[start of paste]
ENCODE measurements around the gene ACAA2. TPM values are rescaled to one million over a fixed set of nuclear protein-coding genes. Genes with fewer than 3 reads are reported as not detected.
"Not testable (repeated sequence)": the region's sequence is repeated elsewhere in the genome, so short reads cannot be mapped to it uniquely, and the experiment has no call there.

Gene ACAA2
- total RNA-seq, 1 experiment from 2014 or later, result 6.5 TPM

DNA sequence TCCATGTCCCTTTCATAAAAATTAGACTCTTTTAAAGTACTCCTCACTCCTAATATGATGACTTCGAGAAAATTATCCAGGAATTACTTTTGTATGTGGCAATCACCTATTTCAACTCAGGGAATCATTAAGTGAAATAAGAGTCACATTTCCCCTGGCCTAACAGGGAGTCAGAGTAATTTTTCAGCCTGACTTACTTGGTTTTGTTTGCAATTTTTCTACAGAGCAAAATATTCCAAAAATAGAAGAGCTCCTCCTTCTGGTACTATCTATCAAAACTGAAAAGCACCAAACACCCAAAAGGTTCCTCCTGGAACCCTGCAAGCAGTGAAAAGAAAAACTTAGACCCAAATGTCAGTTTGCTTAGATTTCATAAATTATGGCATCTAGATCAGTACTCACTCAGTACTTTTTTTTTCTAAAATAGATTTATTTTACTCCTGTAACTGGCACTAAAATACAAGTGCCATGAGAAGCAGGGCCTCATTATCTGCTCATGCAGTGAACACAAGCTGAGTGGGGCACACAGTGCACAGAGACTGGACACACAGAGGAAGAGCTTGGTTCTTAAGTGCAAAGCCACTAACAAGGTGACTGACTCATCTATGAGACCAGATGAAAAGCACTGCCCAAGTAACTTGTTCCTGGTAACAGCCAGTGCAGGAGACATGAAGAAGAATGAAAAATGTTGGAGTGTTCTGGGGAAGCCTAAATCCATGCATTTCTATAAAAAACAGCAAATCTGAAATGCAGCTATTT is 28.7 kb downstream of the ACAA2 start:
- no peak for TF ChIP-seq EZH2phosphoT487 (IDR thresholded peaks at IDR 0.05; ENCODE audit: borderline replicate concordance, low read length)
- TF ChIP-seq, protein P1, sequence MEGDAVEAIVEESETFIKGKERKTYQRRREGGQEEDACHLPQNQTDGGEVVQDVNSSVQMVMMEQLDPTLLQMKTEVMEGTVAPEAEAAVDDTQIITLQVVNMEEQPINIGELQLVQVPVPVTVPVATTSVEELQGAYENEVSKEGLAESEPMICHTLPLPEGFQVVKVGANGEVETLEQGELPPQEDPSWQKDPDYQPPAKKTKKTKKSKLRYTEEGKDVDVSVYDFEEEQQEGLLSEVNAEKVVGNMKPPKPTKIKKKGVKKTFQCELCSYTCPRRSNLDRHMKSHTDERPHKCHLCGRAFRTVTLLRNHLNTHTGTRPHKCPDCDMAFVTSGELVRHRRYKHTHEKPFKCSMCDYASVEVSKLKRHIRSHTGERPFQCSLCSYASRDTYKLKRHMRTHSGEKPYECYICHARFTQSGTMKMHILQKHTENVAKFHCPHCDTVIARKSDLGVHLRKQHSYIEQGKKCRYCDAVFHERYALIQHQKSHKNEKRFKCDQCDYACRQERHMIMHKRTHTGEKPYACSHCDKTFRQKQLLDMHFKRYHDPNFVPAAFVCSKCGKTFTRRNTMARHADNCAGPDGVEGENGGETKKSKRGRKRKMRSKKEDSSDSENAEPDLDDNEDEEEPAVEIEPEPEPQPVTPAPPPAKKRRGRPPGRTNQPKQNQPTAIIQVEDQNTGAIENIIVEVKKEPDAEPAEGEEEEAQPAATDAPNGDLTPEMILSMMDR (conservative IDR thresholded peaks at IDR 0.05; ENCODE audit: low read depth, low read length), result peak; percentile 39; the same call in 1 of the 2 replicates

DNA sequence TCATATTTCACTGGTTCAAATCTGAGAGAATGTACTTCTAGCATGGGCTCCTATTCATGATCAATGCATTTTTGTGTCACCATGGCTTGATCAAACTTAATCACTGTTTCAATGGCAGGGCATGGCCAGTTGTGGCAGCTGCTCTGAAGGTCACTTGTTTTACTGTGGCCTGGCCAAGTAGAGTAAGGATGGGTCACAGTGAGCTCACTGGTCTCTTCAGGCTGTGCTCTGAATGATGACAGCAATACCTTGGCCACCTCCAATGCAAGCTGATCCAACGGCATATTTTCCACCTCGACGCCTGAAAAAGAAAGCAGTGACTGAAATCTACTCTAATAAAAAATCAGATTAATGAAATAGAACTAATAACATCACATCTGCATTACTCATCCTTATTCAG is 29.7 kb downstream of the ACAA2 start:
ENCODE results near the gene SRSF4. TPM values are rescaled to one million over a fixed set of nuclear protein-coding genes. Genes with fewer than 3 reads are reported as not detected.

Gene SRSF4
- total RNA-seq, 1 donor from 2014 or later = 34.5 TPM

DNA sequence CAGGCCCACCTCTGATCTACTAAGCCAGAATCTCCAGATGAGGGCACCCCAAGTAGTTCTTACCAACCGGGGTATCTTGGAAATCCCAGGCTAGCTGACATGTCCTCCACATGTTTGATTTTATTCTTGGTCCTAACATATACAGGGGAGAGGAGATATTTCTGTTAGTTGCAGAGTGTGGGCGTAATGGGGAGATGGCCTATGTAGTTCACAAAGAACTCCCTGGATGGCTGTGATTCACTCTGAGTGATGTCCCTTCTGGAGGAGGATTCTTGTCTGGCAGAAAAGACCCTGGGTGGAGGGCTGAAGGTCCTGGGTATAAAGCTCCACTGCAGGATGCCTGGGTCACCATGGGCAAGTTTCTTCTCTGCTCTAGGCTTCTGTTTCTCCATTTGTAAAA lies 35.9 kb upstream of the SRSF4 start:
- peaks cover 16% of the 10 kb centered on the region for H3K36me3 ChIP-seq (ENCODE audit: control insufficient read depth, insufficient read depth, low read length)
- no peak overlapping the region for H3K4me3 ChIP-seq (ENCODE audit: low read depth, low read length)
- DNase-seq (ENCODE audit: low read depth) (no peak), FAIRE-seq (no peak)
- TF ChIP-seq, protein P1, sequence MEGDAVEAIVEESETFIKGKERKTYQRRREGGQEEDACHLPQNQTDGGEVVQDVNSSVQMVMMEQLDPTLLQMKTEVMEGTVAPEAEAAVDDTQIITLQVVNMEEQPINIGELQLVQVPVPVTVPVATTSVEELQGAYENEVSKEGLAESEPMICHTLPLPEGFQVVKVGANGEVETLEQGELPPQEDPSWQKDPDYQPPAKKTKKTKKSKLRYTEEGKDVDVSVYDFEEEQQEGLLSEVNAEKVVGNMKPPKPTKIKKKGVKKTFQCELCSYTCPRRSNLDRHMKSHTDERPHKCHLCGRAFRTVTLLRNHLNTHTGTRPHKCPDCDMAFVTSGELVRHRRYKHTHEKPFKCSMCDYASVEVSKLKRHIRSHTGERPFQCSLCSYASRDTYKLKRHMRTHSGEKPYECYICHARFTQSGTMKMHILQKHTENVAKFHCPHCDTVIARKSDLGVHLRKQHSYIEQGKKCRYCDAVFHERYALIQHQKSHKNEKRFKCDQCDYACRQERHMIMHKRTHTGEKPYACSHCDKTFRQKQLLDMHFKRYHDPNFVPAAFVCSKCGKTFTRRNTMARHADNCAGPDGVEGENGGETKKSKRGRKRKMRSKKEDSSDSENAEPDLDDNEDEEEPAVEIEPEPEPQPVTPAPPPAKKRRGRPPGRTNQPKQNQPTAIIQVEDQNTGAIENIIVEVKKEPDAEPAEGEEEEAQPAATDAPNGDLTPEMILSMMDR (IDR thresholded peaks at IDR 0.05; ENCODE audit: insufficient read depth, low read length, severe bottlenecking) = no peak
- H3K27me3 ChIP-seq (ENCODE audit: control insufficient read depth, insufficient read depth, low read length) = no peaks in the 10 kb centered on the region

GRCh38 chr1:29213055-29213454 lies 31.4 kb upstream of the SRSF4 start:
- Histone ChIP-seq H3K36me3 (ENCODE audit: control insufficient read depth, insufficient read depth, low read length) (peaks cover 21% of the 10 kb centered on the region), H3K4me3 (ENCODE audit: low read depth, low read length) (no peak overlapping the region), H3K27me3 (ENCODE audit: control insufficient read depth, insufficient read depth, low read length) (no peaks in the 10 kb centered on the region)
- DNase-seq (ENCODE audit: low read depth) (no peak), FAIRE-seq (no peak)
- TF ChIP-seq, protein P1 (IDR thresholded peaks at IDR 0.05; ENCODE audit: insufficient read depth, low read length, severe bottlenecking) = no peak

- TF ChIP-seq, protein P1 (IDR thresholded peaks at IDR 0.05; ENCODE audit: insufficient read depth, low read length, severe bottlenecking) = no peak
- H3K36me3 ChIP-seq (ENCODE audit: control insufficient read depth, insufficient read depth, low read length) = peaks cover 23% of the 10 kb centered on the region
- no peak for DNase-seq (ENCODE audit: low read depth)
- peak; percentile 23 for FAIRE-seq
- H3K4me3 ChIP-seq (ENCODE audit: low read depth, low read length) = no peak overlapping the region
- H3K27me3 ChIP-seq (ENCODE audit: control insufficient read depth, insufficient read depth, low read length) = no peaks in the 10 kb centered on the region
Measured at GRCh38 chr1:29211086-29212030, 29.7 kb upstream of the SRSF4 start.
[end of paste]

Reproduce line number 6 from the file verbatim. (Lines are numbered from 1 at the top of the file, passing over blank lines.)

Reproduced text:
- no peak for TF ChIP-seq EZH2phosphoT487 (IDR thresholded peaks at IDR 0.05; ENCODE audit: borderline replicate concordance, low read length)